Importing data

With your local Neo4j instance running, we can begin importing data. We first import nodes, in this dataset consisting only of subreddits. Before importing, we create a constraint on the subreddit names to speed up the importing speed and avoid duplicates. In addition, by including USING PERIODIC COMMIT we instruct Neo4j to commit after every 1K nodes. We will be using the built-in LOAD CSV function to read the data, which is a good starting point for small to medium-sized datasets like our own.

Then we import relationships between the nodes, representing interactions between subreddits. On each relationship, we include some properties of one of the interactions to be inspected later.

The language we used to import is the Cypher query language, which we will use throughout the post to query our newly created graph. It is a Neo4j-specific language, and can be thought of as SQL for graphs, with the main addition of expressing graph patterns. One of the simplest Cypher queries we can do after importing is the “match everything” query.

After running this query, you should get a visual excerpt of the graph similar to the one below. To spare your browser, Neo4j will provide a sub-graph with a limited number of nodes. You can interact with the nodes in your browser, and expand them to see all of a node’s connections as you see fit.

Graph generated by matching all nodes.

Analyzing the data

Time to analyze the newly imported graph. Let us start with posing some simple questions on the meta properties of the graph: what kind of nodes and relationships does it contain?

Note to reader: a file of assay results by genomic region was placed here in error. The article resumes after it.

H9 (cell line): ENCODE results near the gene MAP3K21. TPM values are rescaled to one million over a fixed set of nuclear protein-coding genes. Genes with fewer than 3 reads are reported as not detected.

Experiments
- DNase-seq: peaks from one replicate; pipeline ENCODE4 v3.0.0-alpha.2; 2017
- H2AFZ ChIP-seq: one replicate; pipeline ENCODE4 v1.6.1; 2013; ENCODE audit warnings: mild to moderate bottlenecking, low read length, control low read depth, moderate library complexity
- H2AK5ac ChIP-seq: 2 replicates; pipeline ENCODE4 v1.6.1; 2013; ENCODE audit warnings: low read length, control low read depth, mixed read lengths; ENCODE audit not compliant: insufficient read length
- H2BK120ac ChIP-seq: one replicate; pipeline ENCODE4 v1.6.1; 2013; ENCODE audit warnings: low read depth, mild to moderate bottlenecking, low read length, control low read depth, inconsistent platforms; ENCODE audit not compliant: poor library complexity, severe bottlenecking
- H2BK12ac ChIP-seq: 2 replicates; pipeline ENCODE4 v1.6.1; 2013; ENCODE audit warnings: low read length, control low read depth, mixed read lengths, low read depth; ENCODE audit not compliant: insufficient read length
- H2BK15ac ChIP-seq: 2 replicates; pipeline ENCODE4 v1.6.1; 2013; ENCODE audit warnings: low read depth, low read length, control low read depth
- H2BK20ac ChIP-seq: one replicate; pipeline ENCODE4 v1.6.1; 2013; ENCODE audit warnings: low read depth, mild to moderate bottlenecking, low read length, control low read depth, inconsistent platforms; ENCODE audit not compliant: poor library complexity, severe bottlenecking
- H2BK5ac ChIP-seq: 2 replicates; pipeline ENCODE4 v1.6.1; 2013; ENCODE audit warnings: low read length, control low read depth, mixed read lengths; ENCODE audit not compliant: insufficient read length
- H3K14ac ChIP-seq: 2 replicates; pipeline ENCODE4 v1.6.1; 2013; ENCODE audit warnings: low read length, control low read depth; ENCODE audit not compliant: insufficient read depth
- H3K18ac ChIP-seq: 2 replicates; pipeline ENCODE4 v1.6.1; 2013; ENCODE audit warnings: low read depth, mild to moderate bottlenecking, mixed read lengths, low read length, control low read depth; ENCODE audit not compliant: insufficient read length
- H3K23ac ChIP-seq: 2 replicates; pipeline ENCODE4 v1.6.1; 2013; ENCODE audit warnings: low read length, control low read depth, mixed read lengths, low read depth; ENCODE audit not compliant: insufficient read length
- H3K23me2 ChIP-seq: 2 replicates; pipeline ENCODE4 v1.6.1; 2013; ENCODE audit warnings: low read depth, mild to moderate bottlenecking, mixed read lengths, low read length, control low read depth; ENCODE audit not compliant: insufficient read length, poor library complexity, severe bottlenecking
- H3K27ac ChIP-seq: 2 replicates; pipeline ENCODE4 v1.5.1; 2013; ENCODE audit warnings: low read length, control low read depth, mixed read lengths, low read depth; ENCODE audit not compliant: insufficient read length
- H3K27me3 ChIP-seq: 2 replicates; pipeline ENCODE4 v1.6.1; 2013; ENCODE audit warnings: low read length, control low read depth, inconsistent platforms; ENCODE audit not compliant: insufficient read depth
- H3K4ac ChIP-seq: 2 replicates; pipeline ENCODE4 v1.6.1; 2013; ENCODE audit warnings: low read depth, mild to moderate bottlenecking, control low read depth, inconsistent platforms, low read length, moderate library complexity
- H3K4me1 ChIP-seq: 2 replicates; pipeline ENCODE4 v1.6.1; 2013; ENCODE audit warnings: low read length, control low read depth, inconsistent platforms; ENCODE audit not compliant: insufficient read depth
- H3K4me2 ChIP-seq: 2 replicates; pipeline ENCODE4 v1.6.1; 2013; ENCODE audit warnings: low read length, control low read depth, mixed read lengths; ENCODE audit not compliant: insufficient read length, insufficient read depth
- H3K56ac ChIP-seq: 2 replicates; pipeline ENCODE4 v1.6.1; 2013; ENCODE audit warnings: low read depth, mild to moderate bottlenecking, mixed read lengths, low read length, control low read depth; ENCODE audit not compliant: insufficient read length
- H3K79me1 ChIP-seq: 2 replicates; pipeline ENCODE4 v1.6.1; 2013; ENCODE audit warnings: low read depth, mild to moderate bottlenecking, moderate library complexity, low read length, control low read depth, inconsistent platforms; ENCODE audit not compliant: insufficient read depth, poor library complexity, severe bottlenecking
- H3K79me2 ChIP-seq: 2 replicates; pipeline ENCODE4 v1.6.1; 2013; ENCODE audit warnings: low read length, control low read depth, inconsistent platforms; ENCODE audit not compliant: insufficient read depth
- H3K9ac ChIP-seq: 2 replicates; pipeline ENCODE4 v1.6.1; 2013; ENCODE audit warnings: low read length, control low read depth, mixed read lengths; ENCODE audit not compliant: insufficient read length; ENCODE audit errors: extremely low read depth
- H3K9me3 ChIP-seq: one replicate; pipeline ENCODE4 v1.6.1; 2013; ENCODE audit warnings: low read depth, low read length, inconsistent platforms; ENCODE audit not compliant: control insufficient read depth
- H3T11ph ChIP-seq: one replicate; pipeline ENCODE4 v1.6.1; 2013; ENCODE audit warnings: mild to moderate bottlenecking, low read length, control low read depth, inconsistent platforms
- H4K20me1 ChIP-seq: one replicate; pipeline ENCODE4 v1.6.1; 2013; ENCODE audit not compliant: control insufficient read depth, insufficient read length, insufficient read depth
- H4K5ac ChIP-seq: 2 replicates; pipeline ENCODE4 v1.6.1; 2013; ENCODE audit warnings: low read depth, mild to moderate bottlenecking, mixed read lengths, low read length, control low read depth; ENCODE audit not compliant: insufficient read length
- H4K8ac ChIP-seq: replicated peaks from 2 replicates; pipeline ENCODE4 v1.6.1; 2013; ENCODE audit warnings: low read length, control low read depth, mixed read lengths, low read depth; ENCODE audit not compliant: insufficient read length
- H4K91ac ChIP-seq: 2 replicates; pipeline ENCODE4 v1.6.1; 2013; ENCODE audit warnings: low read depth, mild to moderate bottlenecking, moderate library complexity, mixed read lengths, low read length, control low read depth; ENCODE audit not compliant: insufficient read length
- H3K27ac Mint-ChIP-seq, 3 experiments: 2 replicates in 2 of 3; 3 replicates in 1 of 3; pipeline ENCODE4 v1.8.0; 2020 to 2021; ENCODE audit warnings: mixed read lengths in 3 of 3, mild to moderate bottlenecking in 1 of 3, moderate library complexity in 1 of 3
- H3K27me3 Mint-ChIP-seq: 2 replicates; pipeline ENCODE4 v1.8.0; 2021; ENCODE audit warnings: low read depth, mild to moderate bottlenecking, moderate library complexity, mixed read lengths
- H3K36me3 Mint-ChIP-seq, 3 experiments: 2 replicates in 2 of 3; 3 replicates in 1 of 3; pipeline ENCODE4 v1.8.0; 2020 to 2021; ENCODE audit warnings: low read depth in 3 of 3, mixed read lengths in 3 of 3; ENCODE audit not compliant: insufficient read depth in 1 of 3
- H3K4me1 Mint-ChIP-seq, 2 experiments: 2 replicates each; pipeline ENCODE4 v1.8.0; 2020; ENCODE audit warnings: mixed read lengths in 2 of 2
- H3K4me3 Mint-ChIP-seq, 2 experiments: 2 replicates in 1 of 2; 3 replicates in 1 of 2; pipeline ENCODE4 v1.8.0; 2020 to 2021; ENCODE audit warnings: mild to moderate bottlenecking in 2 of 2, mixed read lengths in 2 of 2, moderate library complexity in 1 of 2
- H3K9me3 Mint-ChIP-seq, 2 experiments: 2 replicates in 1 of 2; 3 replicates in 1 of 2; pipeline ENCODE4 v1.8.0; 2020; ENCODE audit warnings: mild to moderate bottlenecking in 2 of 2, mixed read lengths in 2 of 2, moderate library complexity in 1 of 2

Querying meta properties

Neo4j provides a number of commands to help us understand the data better. To show what data is related and how, we can invoke the schema visualization function.

This shows that our graph is, indeed, quite simple. It only has one kind of node (Subreddit), and subreddits are related to each other either through mentions or crossposts. Since Neo4j, like many other NoSQL databases, is schemaless, this command is especially useful when familiarizing yourself with the structure of a new graph.

Visualization of the reddit graph schema.

How many instances of nodes and relationships do we have? We can easily count both with the following queries.

This tells us that we have 35K nodes and 103K relationships. The relationship count is significantly lower than our original number of interactions in the dataset, since we removed the interactions of top users and merged interactions during data processing.

Finding a path between communities

Given two seemingly unrelated communities, can we find a path between them? For example, can we find an undirected path between the seemingly unrelated cooking and starwars subreddits? We impose a constraint of 2 hops on the path to ensure relevancy of the result, and because Neo4j could otherwise find an infinite number of paths.

The resulting path shows us that the subreddit unpopularopinions references both the cooking and starwars subreddits — not surprising, as there are surely unpopular opinions in both communities. Since we included the title property on all relationships, you can hover over any of the relationships in your browser to see an example of what post contained a reference to the other subreddit.